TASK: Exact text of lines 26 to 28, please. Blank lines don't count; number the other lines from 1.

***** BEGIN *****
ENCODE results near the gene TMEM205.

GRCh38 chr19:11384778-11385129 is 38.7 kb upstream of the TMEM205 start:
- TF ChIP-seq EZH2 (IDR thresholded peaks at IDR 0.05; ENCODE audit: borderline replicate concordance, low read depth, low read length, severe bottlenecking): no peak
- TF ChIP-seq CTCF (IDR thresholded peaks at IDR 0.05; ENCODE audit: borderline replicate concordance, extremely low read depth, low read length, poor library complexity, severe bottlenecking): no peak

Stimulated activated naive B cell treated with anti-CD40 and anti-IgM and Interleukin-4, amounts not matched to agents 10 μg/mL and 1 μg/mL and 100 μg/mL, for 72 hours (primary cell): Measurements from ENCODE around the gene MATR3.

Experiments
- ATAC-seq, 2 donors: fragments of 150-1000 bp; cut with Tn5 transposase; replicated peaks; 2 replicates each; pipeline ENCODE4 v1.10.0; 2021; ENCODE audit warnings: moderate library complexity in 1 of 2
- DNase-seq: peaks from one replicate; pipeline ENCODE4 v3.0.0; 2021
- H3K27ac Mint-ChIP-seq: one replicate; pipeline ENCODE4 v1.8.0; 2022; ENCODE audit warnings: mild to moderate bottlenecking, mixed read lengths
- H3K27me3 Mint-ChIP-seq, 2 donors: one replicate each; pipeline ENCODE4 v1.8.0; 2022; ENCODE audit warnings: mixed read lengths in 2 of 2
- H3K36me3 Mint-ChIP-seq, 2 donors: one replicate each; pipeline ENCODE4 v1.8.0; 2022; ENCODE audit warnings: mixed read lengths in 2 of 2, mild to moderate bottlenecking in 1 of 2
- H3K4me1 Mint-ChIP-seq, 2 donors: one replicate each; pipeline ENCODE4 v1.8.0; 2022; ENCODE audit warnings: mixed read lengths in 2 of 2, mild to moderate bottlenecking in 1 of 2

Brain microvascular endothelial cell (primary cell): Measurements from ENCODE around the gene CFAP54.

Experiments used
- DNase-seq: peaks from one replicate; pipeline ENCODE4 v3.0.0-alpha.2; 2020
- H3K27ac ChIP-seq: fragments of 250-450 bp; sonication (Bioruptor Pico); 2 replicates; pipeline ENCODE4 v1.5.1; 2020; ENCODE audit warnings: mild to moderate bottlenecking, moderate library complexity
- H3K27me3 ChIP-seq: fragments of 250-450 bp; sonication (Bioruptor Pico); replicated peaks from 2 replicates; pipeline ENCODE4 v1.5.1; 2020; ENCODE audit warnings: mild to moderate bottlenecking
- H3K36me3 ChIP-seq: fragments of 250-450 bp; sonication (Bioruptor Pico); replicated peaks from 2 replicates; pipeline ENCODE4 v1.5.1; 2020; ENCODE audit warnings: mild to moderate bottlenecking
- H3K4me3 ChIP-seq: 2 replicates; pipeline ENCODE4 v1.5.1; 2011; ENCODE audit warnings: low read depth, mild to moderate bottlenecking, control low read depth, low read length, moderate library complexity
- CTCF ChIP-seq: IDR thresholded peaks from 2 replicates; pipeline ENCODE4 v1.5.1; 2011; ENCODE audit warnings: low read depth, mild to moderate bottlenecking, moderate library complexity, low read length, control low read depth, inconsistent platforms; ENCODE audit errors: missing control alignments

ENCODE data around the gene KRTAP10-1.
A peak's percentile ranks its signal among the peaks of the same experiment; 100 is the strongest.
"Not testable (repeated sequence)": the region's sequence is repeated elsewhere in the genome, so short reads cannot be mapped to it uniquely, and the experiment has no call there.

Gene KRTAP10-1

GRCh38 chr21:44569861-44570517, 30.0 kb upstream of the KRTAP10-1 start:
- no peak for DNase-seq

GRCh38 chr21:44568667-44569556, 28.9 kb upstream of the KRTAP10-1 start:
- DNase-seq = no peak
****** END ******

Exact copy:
- no peak for DNase-seq

GRCh38 chr21:44568667-44569556, 28.9 kb upstream of the KRTAP10-1 start:
- DNase-seq = no peak